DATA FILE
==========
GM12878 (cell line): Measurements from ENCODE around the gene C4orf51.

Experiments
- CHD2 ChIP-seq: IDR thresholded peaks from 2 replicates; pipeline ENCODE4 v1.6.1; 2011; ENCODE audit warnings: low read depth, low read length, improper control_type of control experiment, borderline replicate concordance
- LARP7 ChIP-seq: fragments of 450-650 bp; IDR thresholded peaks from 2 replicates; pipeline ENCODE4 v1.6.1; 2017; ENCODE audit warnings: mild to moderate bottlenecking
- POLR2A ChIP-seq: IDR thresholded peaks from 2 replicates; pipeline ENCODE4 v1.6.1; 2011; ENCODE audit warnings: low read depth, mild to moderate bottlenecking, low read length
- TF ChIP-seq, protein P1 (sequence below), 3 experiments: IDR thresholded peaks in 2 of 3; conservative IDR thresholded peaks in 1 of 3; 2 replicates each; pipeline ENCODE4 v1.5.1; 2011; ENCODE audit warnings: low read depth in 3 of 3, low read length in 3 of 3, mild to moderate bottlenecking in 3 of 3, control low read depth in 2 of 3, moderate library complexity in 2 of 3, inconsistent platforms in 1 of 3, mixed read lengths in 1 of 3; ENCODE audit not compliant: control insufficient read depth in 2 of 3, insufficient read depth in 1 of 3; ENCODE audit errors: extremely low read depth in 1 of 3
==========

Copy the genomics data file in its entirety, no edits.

GM12878 (cell line): Measurements from ENCODE around the gene C4orf51.

Experiments
- CHD2 ChIP-seq: IDR thresholded peaks from 2 replicates; pipeline ENCODE4 v1.6.1; 2011; ENCODE audit warnings: low read depth, low read length, improper control_type of control experiment, borderline replicate concordance
- LARP7 ChIP-seq: fragments of 450-650 bp; IDR thresholded peaks from 2 replicates; pipeline ENCODE4 v1.6.1; 2017; ENCODE audit warnings: mild to moderate bottlenecking
- POLR2A ChIP-seq: IDR thresholded peaks from 2 replicates; pipeline ENCODE4 v1.6.1; 2011; ENCODE audit warnings: low read depth, mild to moderate bottlenecking, low read length
- TF ChIP-seq, protein P1 (sequence below), 3 experiments: IDR thresholded peaks in 2 of 3; conservative IDR thresholded peaks in 1 of 3; 2 replicates each; pipeline ENCODE4 v1.5.1; 2011; ENCODE audit warnings: low read depth in 3 of 3, low read length in 3 of 3, mild to moderate bottlenecking in 3 of 3, control low read depth in 2 of 3, moderate library complexity in 2 of 3, inconsistent platforms in 1 of 3, mixed read lengths in 1 of 3; ENCODE audit not compliant: control insufficient read depth in 2 of 3, insufficient read depth in 1 of 3; ENCODE audit errors: extremely low read depth in 1 of 3